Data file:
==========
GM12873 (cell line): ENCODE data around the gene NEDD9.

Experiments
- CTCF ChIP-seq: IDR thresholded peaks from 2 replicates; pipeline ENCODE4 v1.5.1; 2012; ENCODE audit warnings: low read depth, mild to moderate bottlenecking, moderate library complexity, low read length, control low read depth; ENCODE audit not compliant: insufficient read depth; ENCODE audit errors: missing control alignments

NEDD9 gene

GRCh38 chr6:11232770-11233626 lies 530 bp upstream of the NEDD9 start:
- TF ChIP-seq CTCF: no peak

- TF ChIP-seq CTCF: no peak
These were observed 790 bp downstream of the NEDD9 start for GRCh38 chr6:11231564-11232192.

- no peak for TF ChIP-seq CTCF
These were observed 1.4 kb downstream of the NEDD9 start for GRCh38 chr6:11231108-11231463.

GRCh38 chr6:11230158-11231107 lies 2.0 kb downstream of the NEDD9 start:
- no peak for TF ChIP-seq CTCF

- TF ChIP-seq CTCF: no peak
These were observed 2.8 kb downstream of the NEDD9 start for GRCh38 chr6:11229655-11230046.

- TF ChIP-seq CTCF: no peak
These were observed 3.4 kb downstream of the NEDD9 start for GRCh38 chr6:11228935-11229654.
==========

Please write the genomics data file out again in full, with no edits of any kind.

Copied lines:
GM12873 (cell line): ENCODE data around the gene NEDD9.

Experiments
- CTCF ChIP-seq: IDR thresholded peaks from 2 replicates; pipeline ENCODE4 v1.5.1; 2012; ENCODE audit warnings: low read depth, mild to moderate bottlenecking, moderate library complexity, low read length, control low read depth; ENCODE audit not compliant: insufficient read depth; ENCODE audit errors: missing control alignments

NEDD9 gene

GRCh38 chr6:11232770-11233626 lies 530 bp upstream of the NEDD9 start:
- TF ChIP-seq CTCF: no peak

- TF ChIP-seq CTCF: no peak
These were observed 790 bp downstream of the NEDD9 start for GRCh38 chr6:11231564-11232192.

- no peak for TF ChIP-seq CTCF
These were observed 1.4 kb downstream of the NEDD9 start for GRCh38 chr6:11231108-11231463.

GRCh38 chr6:11230158-11231107 lies 2.0 kb downstream of the NEDD9 start:
- no peak for TF ChIP-seq CTCF

- TF ChIP-seq CTCF: no peak
These were observed 2.8 kb downstream of the NEDD9 start for GRCh38 chr6:11229655-11230046.

- TF ChIP-seq CTCF: no peak
These were observed 3.4 kb downstream of the NEDD9 start for GRCh38 chr6:11228935-11229654.